Persona-based marketing is becoming more and more mainstream as companies work hard to attract buying audiences to their Web sites and social channels like a virtual Venus fly trap. The problem with taking a persona-based approach is that the marketing organization – no matter how big – can’t produce enough content to align with every potential buyer persona in every market segment for every offering. Organizations must choose which buyer personas to focus on. Here are some key questions to guide these decisions:
1. Is the buyer persona known to sellers?
When clients tell me that they are considering going after a persona they have never sold to before, I see a football referee’s yellow flag landing on the conference room table in front of me (in my imagination, of course). Choosing an unknown persona without being conscious of the huge sales enablement challenge it poses is a recipe for failure. This does not mean that we advise companies not to go after new personas, as new buyer centers are a lever for growth. Just ensure the budget, resources and executive patience and acceptance of a longer sales adoption curve are established before the persona is selected.
2. Does marketing understand the buyer persona?
Do content originators and campaign leaders have subject-matter expertise on the buyer persona? Can they create tactics and programs tailored to this persona, and can they write in the persona’s language? Does marketing understand the persona well enough to pick the search keywords that will pull people to the content and into the sales funnel? Persona-based marketing will falter if marketers don’t have a deeply internalized knowledge of the buyer persona. So, when selecting personas, consider whether marketing possesses – or can acquire – the necessary knowledge and skills to build the content that will be relevant to the persona.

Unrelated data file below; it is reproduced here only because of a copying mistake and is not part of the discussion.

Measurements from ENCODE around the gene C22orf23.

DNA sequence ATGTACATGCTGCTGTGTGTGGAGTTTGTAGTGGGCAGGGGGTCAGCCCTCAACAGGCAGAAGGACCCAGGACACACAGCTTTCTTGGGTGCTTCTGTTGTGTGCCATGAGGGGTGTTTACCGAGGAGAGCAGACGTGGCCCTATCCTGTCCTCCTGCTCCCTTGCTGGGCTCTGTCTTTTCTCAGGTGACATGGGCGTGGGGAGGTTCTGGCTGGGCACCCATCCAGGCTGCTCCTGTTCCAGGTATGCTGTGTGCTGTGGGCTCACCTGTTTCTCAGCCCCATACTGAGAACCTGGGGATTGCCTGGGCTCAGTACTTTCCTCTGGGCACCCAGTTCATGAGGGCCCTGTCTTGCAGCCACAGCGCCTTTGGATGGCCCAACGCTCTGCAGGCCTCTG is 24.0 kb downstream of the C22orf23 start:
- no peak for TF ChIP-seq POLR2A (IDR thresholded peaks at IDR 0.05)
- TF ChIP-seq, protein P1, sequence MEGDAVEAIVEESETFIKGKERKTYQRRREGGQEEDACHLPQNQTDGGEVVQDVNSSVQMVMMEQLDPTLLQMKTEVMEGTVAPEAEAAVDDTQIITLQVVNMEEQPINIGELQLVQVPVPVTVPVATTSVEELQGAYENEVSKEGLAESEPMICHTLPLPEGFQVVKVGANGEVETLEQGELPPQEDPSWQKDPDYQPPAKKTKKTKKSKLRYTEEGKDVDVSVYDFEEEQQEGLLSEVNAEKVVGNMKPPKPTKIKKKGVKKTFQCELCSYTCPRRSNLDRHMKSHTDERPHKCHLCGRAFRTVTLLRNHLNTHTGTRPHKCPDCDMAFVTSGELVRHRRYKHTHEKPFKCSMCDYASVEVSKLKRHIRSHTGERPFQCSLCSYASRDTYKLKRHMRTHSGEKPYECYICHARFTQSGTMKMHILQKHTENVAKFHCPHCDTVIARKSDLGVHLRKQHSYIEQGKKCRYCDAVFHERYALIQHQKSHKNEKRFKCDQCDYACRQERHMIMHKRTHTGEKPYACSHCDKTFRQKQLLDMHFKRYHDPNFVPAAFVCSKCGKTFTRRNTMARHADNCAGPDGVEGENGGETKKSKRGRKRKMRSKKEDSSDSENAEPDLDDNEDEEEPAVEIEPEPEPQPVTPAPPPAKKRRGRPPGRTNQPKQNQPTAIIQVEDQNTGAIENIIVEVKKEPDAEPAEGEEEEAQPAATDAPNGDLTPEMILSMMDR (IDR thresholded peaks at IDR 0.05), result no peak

3. Are marketing and sales on the same page?
When selecting personas, determine whether the persona matches up to the strategy sales is driving. The selection of personas can either align marketing and sales or drive them further apart. Find out about the current sales plays in motion and where sales leadership is trying to get reps to have conversations. Where does sales wish they had better relationships or improved competence in getting a meeting? For example, if sales leadership says that reps need to “sell higher up” or “sell to X buyer,” take this into consideration when prioritizing the personas. One caveat, though: Product strategy may want to go after buyer personas that sales doesn’t even know about yet. So, use sales’ needs as a relative factor – not an overriding factor – in persona selection decisions.
For our Portfolio Marketing clients, please refer to the brief “Prioritizing Buyer Personas” for a deeper analysis and recommendations on how to use quantitative and qualitative criteria when making the selection. It’s a critical decision, so spend the necessary time and deliberation to choose wisely.